eBay Set to Outline Its Future, and It Looks Nothing Like Amazon
For the past decade, eBay and Amazon have been considered two of the most dominant e-commerce companies, but it is becoming increasingly clear that the two are headed down entirely different paths.
At eBay’s developer conference, kicking off Wednesday in San Francisco, more than 4,000 developers and merchants will receive a preview of X.commerce, the company’s new technology platform aimed at developers.
The nonconsumer-focused platform will enable developers to use the tools to build applications for retailers who are looking to have a larger presence on social networks, online and on mobile phones.
Also on stage will be some of eBay’s new partners, including Omniture, Adobe’s marketing and advertising unit, and Katie Mitic, the director of platform and mobile marketing at Facebook.
Mitic, who recently joined eBay’s board, is expected to announce a partnership between the social network and eBay.
The X.commerce division will draw from many of eBay’s existing technologies, including PayPal, but will also tie together several other acquisitions, including Milo, which has created an online database of offline inventory in physical stores; Red Laser, which is a barcode scanning technology; and Magento, which assists in the creation of online storefronts.
In essence, eBay is looking to partner with physical retailers to generate more sales online or by driving more foot traffic to their stores.
That’s in steep contrast to Amazon, which has increasingly focused on driving more and more spending online. It also has focused on the digital distribution of content, such as books, music and video, and is placing a huge bet on hardware, like the upcoming Kindle Fire, hoping to rival Apple’s iPad.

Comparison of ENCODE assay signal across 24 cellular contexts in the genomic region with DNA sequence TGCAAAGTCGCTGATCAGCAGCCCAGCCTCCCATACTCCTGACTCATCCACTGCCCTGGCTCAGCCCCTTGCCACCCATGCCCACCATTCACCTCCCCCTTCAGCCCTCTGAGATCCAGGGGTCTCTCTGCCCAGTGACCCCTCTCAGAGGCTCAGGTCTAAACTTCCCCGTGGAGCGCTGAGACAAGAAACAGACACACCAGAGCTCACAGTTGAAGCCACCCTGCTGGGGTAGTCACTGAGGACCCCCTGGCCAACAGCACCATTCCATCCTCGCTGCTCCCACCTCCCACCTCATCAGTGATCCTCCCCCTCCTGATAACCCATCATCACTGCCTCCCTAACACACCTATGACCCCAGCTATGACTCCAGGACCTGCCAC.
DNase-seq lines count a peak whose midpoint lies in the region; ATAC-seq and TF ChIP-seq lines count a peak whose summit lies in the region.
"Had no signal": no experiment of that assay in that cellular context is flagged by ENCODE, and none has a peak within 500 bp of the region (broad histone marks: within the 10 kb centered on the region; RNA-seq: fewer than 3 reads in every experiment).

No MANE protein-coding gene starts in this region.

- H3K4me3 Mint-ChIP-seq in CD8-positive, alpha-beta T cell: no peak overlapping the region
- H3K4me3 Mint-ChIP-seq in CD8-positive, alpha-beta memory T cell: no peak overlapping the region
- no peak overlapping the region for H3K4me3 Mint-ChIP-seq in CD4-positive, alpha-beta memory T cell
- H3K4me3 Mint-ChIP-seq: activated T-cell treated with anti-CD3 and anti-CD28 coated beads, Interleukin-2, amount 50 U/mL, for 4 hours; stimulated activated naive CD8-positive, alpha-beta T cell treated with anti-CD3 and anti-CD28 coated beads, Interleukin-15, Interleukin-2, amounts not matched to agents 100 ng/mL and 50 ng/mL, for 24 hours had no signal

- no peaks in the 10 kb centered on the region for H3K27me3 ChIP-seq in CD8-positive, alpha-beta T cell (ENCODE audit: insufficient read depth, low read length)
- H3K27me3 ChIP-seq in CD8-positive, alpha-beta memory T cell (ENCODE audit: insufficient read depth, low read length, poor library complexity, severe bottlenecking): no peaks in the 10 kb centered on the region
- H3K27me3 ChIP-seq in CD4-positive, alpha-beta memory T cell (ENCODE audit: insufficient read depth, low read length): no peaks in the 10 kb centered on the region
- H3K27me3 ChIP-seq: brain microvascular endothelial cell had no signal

The opportunity still exists for many to grab even just a small percentage of local commerce — regardless of whether it’s through third-party developers or driving more spending online. That’s because e-commerce today makes up only a small fraction of spending, with the bulk of purchases continuing to occur at physical retail locations.
The X.commerce group in eBay joins three other major groups, including the eBay marketplace, PayPal and GSI, which it acquired earlier this year.
X.commerce is eBay’s biggest move to date in becoming a back-end technology provider rather than a consumer-facing brand. The service it builds will be aimed at developers, who will in turn own the relationship with the merchants.
Take eBay’s Red Laser technology as an example. If a merchant creates an application using the technology, a consumer will be able to scan a barcode in the store, and then find out if the item is in stock. The consumer will then have the option of buying it using PayPal directly on the phone without ever leaving the application.
The most consumer-facing element being unveiled tomorrow is what eBay is calling PayPal Access, which will enable online shoppers to log in to a Web site to buy something using their PayPal account, rather than having to create a brand-new account. By using PayPal, the consumer’s shipping address and billing information will automatically populate the store, saving a few tedious steps. PayPal Access will become available to consumers as online merchants adopt it.